Q-As a writer you have written this book Stumbling Into Infinity.  How has meditation enhanced your writing abilities?

Michael Fischman-If I wasn’t meditating this book wouldn’t exist, because the book grew out of my experience with meditation. And meditation did give me the fuel to write. 

When you are in a state of quiet stillness, that is when you are most creative. When you are worried, having problems, and there are negative emotions such as anger or jealousy, it is more of a challenge to be creative. Creativity blossoms out of being in the present moment, and that is what mediation is all about. It brings the mind into the present moment.

Q-How can budding writers make their writing more inspirational?


Michael Fischman-It is good to be vulnerable and personal, so the reader is engaged. Writing about what you know is really important. Just like in life, when you are writing, be yourself.

Q-Is it only important to write what others like, to write for others? Is it possible to write for only yourself?

Michael Fischman-That is like saying I enjoying singing and I sing a lot in the shower. That is a wonderful experience, but is that gift of having a wonderful voice just for you or also for the world? If we look at the talents that we have, our talents are there to share with others.

If you have physical beauty, it is not for you to admire yourself in the mirror. It is for other people to appreciate the beauty. If you have a talent in music or are a great singer or writer or you are creative with software design, then those gifts are to share with the world.

Whatever your talents, they are there for others.

Q-What was the reason for writing the book? What sort of experiences have people shared after reading your book?

Michael Fischman-I wrote Stumbling into Infinity because I feel like I had a very unique seat in a historic period of time.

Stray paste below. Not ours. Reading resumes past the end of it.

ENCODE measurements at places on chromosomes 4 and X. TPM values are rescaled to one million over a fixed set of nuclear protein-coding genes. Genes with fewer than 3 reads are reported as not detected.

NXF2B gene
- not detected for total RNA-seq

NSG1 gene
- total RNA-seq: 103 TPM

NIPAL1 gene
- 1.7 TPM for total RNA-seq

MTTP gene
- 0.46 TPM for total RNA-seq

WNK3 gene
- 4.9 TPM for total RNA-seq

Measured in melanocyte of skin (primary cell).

Gurudev Sri Sri Ravi Shankar is transforming many individuals’ lives all around the world, and particularly here in India, where he is a great social revolutionary. I think he is one of the great spiritual masters of all time. I wanted to have the early period documented, to tell what it was like.

Many people may not have had the opportunity to interact in the same way I did. I wanted people to see the value of having an enlightened master and to know what an enlightened master is all about. And maybe benefit from what I went through. Sensitive people can also benefit from other people’s mistakes and experiences.

Many people who have read Stumbling into Infinity have shared with me that they could relate to a lot of the stories as though they were going through them. They felt as though Gurudev was talking directly to them.

Another thing is that when I wrote the book, I remembered a lot of the interactions and knowledge that Gurudev shared with me.  I had transcribed a lot of the talks he gave at teacher training and advanced courses. That is the dialogue in the book. So it is actually Gurudev’s words. The readers are inspired because they feel that Gurudev is talking to them.

In a way, it is like a Gita, because the enlightened master is talking with the student and there is a dialog that runs throughout it. Not on every page, but that aspect was very much part of the plan in creating the book.

Q-You have been associated with the Corporate program, which is often taught in business and government settings. How do you think that meditation can contribute to the transformation of leadership qualities in a person?

Michael Fischman-If one is tense, irritable, frustrated or exhausted how can they be a good leader? A good leader means having a calm, clear mind, and being completely flexible. You can’t be rigid or closed to ideas. If Plan A doesn’t work, you need to be able to quickly jump to Plan B. If you are stuck in one paradigm and are not flexible and adjustable, you can’t lead. At the same time, you need to focus. You need to have access to inner strength, inner peace, and an inner rudder. The quality and state of mind of a leader is so critical.

Meditation and Sudarshan Kriya are essential for a person who is a leader. That doesn’t just mean corporate leadership. If you are a mother you are a leader, if you are a father you are a leader, if you are a student you are a leader. You are always in a position of leadership.

These spiritual practices are there to make better leaders in this world, and to make a better world.